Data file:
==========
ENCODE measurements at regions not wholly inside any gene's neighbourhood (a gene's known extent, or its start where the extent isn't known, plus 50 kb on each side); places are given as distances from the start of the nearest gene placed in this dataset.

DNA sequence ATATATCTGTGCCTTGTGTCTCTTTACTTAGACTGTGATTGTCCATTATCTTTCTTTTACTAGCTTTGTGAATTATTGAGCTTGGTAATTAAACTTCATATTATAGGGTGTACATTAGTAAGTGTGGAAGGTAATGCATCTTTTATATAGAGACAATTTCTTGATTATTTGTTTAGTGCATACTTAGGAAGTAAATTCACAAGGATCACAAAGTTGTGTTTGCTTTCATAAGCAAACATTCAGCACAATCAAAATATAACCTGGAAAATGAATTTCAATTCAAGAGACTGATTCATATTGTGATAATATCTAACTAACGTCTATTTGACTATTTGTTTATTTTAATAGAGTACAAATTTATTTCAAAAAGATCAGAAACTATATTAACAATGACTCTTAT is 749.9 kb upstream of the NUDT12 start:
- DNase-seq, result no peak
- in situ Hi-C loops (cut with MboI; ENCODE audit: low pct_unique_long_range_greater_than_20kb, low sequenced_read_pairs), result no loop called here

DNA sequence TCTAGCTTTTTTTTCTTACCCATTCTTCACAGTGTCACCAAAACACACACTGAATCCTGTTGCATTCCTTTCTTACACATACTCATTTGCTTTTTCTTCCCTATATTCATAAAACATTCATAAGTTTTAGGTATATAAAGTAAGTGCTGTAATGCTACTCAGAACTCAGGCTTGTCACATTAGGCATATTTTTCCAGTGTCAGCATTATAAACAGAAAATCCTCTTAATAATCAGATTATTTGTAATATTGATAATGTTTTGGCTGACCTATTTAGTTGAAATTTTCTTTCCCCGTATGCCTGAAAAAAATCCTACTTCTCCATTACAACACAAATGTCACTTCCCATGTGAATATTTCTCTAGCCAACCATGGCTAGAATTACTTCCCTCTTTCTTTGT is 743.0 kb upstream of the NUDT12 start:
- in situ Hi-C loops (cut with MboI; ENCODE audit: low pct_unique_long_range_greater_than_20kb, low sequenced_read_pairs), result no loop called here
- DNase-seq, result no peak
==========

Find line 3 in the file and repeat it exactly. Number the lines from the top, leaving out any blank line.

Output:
- DNase-seq, result no peak